Until next week, Linda

Funky chickens, weeds, freeze clean up

Clean up begins, but cautiously. I did cut back and shape some Salvia greggiis. I only did two, for lack of time. Here’s one pruned; others beyond not pruned.

pruned salvia greggii

I also cleaned out dead or rotting stems. Since they bloom on new growth, if yours are woody and need a good haircut to fluff them up, late January and early February are ideal for radical pruning.

I cut back the asters, mums, and sticks of herbaceous salvias like Indigo Spires. Mainly, I concentrated on mushy plants, like the agapanthus and society garlic. This warm weather and rains make those mushy leaves a receptacle for disease.

frozen agapanthus

After I took this picture, I cleaned up these damaged daylilies.

frost damaged daylily, crinum, spuria iris okay

I cleaned up the foreground crinum after the last weather event. Beyond, the spuria irises carry the mast flag. That was my idea when I divided some for this area a few years ago. I’ll add more on the next division after they bloom. By the time they disappear for summer, the flame acanthus, crinum, daylilies, and lantana will fill the space near the spiraea. The plumeria will be back in its pot.

About frozen cycads (sago palm):  Robert Beyer advises us to cut back the frozen fronds this spring and wait for new ones to emerge. Whew.

I’m leaving the freeze-damaged Agave celsiis alone until someone tells me to cut this leaf off!

Freeze-damaged Agave celsii

On CTG this week, Daphne features the Queen Victoria agave, (Agave victoriae-reginae), one that is hardy to 10º. She took this picture at Diana’s (Sharing Nature’s Garden) last fall.

Agave victoria reginae

By the way, watch for Diana’s garden on CTG February 20!

Daphne explains how kindness kills succulents, even when you’ve been so careful to bring cold-tender ones to warm safety. Got fungus gnats or rotting houseplants? Find out why and what to do.

And on CTG this week, there’s a lot of cheeping going on! Our feathered guests primped up to be especially adorable for Tom. Like their mom, Judith Haller from the Funky Chicken Coop Tour, they want you to add more than new plants to your garden this spring. Judith explains why chickens are a gardener’s best friend, and how to get started with a brood of your own. This year’s free tour is April 3, so mark your calendar!

Here’s a fun look behind the scenes, thanks to Sara Robertson, KLRU’s Director of On-Air Marketing.

Chickens can certainly clean up your weeds, too. Weeds are opportunists, quickly filling blank spaces. That’s their job. Since drought-weakened gardens improved their job security, Sweetpea Hoover from The Natural Gardener identifies a few of them and explains what they’re doing.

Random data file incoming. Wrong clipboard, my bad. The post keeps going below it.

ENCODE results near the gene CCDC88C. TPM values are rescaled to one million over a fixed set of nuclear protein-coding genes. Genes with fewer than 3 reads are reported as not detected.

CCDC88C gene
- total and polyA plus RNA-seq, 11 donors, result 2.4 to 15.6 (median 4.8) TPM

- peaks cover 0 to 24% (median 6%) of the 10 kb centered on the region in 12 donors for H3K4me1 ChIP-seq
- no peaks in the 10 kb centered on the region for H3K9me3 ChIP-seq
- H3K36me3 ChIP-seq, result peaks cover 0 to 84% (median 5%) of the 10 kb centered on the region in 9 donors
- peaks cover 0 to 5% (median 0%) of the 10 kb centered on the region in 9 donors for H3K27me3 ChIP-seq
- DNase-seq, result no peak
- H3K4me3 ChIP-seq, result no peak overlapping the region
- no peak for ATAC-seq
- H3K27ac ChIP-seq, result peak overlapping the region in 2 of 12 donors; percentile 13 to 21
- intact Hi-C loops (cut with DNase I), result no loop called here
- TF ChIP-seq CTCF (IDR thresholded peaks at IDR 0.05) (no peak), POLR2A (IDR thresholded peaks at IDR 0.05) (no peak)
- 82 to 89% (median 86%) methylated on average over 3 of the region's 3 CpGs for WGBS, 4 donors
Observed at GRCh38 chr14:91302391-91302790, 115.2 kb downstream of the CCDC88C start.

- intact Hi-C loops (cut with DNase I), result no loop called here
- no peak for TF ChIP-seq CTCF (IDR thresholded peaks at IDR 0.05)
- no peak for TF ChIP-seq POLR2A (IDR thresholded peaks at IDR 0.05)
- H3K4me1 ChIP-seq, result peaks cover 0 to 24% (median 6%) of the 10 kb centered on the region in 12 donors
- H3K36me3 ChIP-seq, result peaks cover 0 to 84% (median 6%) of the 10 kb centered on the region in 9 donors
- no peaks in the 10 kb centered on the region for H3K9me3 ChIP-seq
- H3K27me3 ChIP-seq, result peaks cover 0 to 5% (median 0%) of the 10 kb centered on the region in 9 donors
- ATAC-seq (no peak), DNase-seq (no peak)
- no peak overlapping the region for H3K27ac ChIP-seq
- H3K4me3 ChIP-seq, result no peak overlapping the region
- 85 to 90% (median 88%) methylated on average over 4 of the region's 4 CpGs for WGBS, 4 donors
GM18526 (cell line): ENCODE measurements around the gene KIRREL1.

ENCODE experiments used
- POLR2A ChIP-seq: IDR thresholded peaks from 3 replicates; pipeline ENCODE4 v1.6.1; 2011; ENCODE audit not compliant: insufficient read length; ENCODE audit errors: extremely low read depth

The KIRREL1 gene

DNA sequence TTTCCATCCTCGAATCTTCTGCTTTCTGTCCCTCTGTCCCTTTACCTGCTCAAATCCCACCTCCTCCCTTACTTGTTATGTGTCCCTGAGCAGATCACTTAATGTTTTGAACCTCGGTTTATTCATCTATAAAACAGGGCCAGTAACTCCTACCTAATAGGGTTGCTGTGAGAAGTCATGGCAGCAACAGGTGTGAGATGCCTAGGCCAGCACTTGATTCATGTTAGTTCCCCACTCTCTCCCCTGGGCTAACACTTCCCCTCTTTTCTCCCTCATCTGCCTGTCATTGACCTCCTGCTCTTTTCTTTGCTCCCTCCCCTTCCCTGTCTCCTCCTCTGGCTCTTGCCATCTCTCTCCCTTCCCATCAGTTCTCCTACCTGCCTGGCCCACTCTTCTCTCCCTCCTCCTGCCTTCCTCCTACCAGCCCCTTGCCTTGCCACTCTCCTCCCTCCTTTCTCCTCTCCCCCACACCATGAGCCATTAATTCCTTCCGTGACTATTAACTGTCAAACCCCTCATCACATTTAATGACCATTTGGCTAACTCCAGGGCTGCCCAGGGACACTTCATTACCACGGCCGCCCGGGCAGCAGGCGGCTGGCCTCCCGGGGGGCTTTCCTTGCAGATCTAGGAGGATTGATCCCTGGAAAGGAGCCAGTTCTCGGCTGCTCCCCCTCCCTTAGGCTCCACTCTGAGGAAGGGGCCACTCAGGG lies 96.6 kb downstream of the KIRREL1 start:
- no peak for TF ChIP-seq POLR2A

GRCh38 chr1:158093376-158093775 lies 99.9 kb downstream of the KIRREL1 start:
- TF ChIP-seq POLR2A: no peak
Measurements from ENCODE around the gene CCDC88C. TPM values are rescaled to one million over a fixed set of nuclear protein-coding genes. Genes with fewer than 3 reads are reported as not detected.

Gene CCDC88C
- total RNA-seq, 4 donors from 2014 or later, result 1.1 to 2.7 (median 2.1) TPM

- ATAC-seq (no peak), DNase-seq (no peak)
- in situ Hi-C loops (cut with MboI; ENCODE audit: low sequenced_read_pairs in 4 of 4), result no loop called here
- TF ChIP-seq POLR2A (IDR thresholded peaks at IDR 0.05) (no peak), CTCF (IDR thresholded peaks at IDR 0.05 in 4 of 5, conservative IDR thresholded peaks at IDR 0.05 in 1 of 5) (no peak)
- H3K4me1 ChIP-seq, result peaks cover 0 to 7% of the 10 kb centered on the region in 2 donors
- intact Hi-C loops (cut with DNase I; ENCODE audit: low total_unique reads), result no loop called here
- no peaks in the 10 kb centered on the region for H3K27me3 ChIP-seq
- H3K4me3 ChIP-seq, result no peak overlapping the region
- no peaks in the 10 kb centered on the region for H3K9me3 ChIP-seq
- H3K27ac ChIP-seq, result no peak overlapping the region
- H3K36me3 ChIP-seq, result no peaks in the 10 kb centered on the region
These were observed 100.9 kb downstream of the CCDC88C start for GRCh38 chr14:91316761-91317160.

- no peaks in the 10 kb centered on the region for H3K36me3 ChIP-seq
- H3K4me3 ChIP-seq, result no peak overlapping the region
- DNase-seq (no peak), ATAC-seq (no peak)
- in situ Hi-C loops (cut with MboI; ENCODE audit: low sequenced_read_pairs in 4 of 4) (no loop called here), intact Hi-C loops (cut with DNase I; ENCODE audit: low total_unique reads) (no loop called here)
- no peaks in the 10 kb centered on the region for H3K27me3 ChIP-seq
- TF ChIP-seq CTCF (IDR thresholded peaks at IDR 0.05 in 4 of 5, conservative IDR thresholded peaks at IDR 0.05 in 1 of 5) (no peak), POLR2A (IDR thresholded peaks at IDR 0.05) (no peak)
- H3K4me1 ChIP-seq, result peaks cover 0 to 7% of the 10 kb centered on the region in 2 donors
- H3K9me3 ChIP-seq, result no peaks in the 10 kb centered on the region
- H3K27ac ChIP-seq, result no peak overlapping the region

In my garden, I’ve got a good crop of false carrot (Torilis arvensis), also called hedge parsley.

False carrot

According to Scooter Cheatham from Useful Wild Plants: “Older, it becomes rough to the tongue and eventually turns into “beggar’s lice,” named for the spiny seeds that imbed themselves into pets’ fur, socks, and any and all soft clothing to hitch a ride. Most Austinites, sooner or later, find themselves picking the seeds from a garment and mumbling curses in some language. The plant is ubiquitous. But you can bite it back. Unfortunately, however, it closely resembles Conium maculatum (poison hemlock), at its current stage of development and the only way you can safely eat it is to harvest it far from wetlands and bottomlands, where Conium thrives.”

So, don’t eat it unless you know for sure! Find out about edible weeds and other plants at Useful Wild Plants’ WeedFeeds. Later this year, CTG will meet with Scooter and Lynn Marshall about Volume 3 of the Useful Wild Plants of Texas, the Southeastern and Southwestern United States, the Southern Plains, and Northern Mexico.

One you can eat is chickweed, a groundcover “weed” forming a dense mat among stepping-stones to my lettuce patch.


I’ve got cleavers, also called Velcro plant or bed straw.

Cleavers, velcro plant

And thistles, like this milkweed version.

Milk thistle

Along with Scooter’s insight, find out why herbalist Ellen Zimmermann respects their integral purpose for nutritious dining and natural remedies.

Sow thistle or dandelion in your garden?  Both are highly nutritious. This one’s a thistle.

Here’s a dandelion.


Even before I got the bunnies, who love them as appetizers, this is why I don’t dig them up in winter.

Bee on dandelion flower

As a coincidence, recently I re-read Ruth Reichl’s Garlic and Sapphires, her wonderful undercover adventures as the food critic for the NY Times. In one luxurious restaurant, she was captivated by a delicate salad that included lamb’s quarters, dandelion, and chickweed!

I bet it cost more than what I could make for free from my garden right now!

Until next week, Linda